I'm not sure you can call it 'wrong' when it's been in use on watches for over 200 years.
Here on a Longines from 1867:
And here's one from 1812 (Click to show)
Edited by Kaplan - 2/9/15 at 10:26am
Makes sense for the arguments of IIII vs. IV. Now seeing the 4 X's, 4 V's, and 4 I's is pleasing to the eye.
As for alarms, I tell my wife if we were ever robbed, they have really bad luck. The would have to find us deep in our neighborhood, choose to break into a house with 2 vicious (not really) pit bulls and an alarm, then find our minimal valuables. Our neighbors have nicer non-garaged cars which make me think they would be better targets in a burglars mind.
In re the IIII vs IV thing, this is an interesting explanation:
"On Roman clock faces, "IIII" is often used in place of "IV" for the "4 o'clock" (excuse me... 04:00 or 16:00 per ISO9000 :) !). This is apparently because "IV" is an abbreviation for "Jupiter" in Roman times. So they decided to use "IIII" so that their public clocks didn't have "1 2 3 GOD 5..." written on them."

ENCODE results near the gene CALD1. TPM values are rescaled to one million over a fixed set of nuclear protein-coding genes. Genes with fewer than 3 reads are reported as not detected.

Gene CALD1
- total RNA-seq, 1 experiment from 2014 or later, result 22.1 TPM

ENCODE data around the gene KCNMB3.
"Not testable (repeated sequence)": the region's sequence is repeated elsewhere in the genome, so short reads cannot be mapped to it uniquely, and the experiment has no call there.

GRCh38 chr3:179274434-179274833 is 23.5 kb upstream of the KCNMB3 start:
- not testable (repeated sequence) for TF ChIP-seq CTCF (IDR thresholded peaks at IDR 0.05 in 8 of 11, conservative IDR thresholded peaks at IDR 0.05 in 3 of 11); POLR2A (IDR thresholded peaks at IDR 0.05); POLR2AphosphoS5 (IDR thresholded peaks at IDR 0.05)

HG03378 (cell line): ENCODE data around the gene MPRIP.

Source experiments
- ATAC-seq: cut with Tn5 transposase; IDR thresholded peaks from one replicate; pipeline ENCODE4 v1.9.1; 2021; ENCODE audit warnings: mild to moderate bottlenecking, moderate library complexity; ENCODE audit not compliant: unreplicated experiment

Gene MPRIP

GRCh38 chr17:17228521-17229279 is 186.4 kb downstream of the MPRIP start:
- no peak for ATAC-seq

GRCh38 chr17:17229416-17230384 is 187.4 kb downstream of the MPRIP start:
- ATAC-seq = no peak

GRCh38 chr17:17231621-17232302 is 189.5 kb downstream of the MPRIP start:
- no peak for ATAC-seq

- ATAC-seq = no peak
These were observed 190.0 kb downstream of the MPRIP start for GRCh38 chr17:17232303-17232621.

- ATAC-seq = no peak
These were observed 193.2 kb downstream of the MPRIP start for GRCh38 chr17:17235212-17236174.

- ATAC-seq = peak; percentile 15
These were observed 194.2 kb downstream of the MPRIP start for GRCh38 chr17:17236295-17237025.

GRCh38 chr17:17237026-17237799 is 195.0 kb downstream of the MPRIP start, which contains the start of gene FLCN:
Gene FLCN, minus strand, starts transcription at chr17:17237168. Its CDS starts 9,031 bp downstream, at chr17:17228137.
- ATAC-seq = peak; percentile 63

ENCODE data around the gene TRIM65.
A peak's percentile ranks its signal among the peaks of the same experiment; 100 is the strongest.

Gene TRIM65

I think the IIII works really well on Cartier watches as their Romans seem to be a bit bolder and more stylized than that of the Patek or Lange in question.
VC often skips the IIII vs IV dilemma by using a stick markers at the 4.
Once the original warranty expires then it wouldn't actually matter whether the watch had its papers or came from a gray market shop vs. a gray dealer. At that point the service wouldn't be free even if a person had the papers. I generally stick with official service centers.